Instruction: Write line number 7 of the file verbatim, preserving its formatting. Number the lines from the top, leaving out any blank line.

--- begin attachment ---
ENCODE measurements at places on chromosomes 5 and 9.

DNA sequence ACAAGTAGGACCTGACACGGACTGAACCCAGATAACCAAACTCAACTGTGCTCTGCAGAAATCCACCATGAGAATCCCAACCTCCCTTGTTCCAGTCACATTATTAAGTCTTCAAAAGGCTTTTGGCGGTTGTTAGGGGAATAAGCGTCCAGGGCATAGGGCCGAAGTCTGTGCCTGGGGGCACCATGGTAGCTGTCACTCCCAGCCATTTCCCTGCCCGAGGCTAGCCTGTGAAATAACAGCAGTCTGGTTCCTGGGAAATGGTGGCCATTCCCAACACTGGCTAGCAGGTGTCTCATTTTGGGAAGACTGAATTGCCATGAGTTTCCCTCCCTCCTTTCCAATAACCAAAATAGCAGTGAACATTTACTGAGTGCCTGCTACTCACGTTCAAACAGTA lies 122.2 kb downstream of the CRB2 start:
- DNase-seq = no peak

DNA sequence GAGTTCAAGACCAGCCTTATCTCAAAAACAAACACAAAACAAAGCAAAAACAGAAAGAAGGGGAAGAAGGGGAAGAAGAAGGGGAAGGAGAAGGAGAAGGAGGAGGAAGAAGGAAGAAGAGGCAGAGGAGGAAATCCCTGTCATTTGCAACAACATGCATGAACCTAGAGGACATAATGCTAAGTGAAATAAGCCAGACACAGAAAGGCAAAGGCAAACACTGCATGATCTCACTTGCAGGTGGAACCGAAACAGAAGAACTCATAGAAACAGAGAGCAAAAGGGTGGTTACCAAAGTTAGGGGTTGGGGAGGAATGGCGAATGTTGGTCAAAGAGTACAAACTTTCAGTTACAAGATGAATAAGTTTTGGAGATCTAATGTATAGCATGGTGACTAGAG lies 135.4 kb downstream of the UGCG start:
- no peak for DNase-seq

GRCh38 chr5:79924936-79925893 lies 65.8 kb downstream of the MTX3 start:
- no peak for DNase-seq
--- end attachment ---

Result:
- no peak for DNase-seq